The American jackal, better known as a coyote, has survived for 1.8 million years. The name “coyote” is borrowed from Mexican Spanish, meaning “trickster.”
This explains why some sales people exist even though they bring no value to the prospect. They trick them and they’re able to adapt their tricks as times change.
What has brought on this rant? A post in a LinkedIn community. The topic was listening to C-levels and gaining trust.
One person posted his response: “I listen only to prospects that are ready, willing and able to buy. I don’t have time to babysit a C-level or anyone who isn’t interested in buying.”
It’s likely that your response was as visceral as mine. Can this person be real?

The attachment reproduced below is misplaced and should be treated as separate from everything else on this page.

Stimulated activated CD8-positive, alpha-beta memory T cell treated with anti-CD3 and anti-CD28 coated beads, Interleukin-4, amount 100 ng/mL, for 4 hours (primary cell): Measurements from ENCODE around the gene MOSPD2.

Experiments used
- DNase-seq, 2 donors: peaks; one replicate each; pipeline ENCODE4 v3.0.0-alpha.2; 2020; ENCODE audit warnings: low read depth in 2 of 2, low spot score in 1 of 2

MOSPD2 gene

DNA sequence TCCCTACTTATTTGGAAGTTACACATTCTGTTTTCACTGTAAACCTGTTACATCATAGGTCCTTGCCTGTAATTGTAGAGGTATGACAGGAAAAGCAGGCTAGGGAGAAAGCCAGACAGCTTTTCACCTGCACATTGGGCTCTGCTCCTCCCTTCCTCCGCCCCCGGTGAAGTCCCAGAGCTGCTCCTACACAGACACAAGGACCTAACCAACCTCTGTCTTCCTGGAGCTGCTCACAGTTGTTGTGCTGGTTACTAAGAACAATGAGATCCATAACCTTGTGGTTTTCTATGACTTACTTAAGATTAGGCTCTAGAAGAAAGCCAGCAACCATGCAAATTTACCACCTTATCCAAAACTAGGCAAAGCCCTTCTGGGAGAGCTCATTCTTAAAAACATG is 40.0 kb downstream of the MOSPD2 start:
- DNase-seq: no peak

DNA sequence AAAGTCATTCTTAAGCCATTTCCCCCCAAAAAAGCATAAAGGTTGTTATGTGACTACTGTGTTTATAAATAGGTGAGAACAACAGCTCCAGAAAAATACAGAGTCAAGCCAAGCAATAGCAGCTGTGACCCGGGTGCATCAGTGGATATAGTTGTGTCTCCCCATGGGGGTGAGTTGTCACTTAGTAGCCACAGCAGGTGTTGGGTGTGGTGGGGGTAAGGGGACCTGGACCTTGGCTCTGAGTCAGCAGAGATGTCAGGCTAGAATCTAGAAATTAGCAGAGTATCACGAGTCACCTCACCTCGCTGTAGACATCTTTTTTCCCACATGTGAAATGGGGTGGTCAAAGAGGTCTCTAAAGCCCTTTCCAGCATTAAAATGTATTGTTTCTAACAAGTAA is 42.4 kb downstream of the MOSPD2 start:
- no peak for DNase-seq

The easiest way to avoid being a jackal (or jack#%^) is to stop selling and start helping the buyer buy. Selling without listening would be like my walking in to my doctor’s office, presenting myself, and having the doc diagnose “step throat”. How can we provide a solution without listening?
Listen from their viewpoint.
Become your customer.
Stay as neutral as possible as you listen, not quick to jump in with your solution, but quick to ask questions and learn more to offer them the best solution for them.
Listen for points of agreement. You’ll hear 25% more when you do and you’ll also be able to elevate the conversation for the buyer.
Replace always be closing with always be listening.
Coyotes trick their prey. If a dog meets a coyote, the coyote doesn’t attack it. It befriends it and calls its friends to meet the lost dog. Then, they start tricking the dog, leading it further away from its desired path home. By the time the dog realizes what is happening, the coyote pack descends on the dog…
Tricksters have been around for way too long. Our job as sales people is to ensure the success of our customers and that can only happen with a deep curiosity and a desire to help them shine.